Long-distance call

PUBLISHED : Sunday, 21 March, 2010, 12:00am
UPDATED : Sunday, 21 March, 2010, 12:00am

When journalist Jennifer 8 Lee (the subject of last week's column) walked into Hong Kong-born Sam Lau Chi-ming's restaurant three years ago, it changed his life - even though it couldn't save his business. Lee declared Lau's Zen Fine Chinese Cuisine to be the 'world's greatest Chinese restaurant outside of China'.

Lee shone a big spotlight on the chef's little corner of Richmond, a suburb of the Canadian city of Vancouver. Until Lee published her review in a book about Chinese food around the world - Fortune Cookie Chronicles - in March 2008, Zen had had a small but loyal following. 'Small' was, unfortunately, the operative word; in the six months between Lee eating at his restaurant and her book being published, Lau struggled to keep Zen afloat. Her review kept the business running for a few more months, as new clients went to try Lau's fare: Cantonese food with Western influences.

'Ten, 20 years ago, you could say Chinese food was world renowned but the quality really went down in the last five to six years,' says Lau. 'It's garbage now. Even in Hong Kong, the Chinese food is not as good as it was 20 years ago.'

The self-taught chef credits his new-found renown to having practised his craft daily for decades. His first job after emigrating to Canada in 1979, when he was 18, was washing dishes at a restaurant, but his real occupation at that time, Lau says, was observing.

'The cooks in the kitchen don't want to train you, so I watched them and I wrote down everything I saw,' says Lau. 'After everyone left at 1am or 2am, I would stay in the kitchen and I just practised.'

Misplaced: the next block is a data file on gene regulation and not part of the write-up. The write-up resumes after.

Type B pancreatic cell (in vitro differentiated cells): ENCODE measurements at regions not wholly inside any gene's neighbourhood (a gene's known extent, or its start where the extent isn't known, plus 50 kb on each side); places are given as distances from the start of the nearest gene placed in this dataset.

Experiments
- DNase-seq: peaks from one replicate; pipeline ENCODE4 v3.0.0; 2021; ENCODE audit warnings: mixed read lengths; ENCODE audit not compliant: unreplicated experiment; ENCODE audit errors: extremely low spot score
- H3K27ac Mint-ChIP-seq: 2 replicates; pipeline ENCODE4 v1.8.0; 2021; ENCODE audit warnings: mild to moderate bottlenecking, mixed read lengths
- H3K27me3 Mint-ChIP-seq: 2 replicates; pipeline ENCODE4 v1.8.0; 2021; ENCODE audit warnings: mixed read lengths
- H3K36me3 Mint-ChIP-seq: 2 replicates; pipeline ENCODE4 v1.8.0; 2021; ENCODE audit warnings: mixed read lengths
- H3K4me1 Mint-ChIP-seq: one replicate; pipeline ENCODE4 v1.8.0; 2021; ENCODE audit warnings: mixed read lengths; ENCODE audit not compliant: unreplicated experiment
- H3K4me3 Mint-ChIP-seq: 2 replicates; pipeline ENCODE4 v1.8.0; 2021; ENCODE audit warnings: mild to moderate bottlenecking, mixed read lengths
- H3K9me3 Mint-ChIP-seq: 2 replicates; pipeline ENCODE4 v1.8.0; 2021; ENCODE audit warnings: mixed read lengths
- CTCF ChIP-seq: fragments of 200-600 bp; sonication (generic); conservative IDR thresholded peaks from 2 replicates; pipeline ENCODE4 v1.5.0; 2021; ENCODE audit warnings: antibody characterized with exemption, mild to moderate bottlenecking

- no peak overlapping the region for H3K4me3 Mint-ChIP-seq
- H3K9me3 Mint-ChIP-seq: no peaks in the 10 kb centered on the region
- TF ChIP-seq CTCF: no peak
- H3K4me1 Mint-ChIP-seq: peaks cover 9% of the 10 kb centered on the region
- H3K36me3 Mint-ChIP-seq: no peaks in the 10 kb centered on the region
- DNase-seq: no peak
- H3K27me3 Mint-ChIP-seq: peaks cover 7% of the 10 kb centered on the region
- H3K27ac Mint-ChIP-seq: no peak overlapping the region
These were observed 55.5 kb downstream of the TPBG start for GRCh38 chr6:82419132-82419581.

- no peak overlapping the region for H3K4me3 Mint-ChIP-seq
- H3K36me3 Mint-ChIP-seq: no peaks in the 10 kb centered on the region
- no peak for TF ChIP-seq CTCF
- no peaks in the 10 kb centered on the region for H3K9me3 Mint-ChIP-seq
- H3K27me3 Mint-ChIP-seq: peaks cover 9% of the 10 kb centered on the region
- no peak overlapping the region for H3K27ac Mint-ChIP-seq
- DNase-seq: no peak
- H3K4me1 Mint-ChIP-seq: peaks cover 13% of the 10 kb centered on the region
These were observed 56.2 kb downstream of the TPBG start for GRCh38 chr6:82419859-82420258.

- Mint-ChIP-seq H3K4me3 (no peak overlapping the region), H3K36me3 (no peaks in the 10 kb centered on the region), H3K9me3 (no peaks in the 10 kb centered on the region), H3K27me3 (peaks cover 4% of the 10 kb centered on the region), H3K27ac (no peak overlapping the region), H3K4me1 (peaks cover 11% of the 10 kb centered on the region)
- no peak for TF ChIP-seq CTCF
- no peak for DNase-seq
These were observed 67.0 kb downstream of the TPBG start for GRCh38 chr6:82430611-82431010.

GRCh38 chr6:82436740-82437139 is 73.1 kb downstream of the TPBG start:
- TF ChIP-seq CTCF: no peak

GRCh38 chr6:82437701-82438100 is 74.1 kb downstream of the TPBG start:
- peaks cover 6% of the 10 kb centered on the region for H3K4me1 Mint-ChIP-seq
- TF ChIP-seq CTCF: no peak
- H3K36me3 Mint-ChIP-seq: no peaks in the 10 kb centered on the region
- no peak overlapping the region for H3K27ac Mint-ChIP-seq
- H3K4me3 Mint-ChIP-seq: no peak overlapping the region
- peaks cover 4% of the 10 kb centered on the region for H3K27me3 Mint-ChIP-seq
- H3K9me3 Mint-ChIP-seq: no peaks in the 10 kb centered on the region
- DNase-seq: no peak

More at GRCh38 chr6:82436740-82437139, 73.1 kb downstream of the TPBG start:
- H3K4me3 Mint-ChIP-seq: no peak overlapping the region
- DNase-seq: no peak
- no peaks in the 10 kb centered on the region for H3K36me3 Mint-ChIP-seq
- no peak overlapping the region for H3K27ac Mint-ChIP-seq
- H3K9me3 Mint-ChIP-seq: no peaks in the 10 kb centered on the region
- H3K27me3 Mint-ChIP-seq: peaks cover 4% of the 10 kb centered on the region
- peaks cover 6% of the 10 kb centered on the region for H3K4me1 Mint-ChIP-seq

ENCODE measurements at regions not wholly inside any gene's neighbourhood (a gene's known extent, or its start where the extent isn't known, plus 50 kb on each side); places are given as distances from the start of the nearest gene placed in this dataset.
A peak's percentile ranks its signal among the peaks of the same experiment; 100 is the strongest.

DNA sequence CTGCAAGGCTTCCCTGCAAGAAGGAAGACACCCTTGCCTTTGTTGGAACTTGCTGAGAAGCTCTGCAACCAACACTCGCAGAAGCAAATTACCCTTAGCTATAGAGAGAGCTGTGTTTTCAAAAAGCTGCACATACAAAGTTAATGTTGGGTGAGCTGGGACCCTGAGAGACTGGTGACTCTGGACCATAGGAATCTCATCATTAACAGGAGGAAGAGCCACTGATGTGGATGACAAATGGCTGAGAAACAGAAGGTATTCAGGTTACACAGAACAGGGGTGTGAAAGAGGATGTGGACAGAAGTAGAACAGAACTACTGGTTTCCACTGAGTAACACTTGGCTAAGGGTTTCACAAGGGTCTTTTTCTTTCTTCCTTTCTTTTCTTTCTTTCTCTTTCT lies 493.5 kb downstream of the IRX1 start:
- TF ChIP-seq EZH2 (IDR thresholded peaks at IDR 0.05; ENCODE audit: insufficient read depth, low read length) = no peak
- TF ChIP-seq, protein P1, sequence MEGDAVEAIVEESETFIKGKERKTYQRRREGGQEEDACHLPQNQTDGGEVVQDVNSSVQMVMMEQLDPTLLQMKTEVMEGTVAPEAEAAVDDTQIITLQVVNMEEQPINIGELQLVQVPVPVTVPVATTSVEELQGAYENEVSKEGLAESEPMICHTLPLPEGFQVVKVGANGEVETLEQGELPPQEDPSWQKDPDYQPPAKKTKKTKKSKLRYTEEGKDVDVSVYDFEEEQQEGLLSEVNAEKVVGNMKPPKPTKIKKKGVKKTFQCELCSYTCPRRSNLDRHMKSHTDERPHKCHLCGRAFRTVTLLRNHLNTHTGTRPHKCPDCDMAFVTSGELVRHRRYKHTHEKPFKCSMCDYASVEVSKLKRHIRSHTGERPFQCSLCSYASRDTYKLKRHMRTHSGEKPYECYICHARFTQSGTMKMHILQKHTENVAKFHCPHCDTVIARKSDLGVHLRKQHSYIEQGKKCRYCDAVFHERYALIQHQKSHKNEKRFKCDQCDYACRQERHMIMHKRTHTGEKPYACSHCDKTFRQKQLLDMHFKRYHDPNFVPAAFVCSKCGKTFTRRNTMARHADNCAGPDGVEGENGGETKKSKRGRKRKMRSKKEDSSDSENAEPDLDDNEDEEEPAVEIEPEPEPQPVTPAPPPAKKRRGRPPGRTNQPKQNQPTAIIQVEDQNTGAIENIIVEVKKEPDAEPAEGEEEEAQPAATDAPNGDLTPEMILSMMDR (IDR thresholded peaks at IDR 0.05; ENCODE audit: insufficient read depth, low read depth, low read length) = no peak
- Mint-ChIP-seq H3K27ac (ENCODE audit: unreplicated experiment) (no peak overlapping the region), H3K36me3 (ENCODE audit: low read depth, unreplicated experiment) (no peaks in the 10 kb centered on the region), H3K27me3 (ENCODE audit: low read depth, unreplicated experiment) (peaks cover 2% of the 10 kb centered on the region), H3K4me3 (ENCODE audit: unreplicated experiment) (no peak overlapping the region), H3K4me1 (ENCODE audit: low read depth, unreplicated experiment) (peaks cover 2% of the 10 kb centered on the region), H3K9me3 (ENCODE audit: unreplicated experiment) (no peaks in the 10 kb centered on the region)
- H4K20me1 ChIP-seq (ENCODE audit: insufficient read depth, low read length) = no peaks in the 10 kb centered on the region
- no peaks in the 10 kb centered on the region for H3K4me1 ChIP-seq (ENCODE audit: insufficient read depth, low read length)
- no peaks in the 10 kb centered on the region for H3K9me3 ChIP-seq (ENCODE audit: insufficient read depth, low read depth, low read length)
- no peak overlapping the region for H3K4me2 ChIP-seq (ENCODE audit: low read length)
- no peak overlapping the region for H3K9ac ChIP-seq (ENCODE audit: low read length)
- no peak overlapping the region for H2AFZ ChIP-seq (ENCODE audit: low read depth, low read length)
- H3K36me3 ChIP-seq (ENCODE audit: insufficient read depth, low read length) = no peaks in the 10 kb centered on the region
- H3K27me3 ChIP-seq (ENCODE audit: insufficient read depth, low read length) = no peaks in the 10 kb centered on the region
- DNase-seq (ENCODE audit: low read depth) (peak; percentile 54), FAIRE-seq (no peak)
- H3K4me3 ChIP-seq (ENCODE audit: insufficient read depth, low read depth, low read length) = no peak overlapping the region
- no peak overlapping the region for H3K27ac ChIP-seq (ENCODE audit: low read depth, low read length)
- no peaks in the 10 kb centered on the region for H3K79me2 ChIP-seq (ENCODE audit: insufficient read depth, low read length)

There was one dish he made over and over because he knew if he got it right, he could ask for a promotion. Yangzhou chao fan is a standard Cantonese-style fried-rice dish but perfecting it takes patience and practice, says Lau.

'I practised making that dish for more than a year, repeating and repeating every day. People kept asking, 'Aren't you bored making Yangzhou fried rice?',' says Lau.

Finally, Lau let the other chefs try it.

'They said, 'It's good; you can be a chef' and that's how it worked out,' says Lau, who grew up with a sister and two brothers in Sha Tin. His father was a sailor and his mother a housewife.

Lau operated Zen, which was on Richmond's Alexandria Road, also known as 'Eat Street', together with his sister. She managed, Lau cooked.

Unfortunately, the decor and the location did not match the chef's creations; the dated-looking facility on the second floor of a suburban mall left customers grumbling. Zen shut down in 2008 but Lau was determined to rebuild, this time with an establishment that matched his skills. He spent 18 months making sure the new Zen restaurant, which opened in time for the Winter Olympics, which were staged in the area in February, was as good as he could make it.

Running a kitchen is time-consuming and for three decades, Lau found it impossible to return to Hong Kong. While starting up his new restaurant, he returned a number of times, to find kitchen supplies.

'When I got to Canada, I felt homesick all the time. Now I can't stay in Hong Kong for too long. I was there three months ago and, three days in, I wanted to get a ticket to come back to Vancouver,' says Lau. 'I didn't have that 'home' feeling any longer. Now my home is my restaurant, my kitchen.'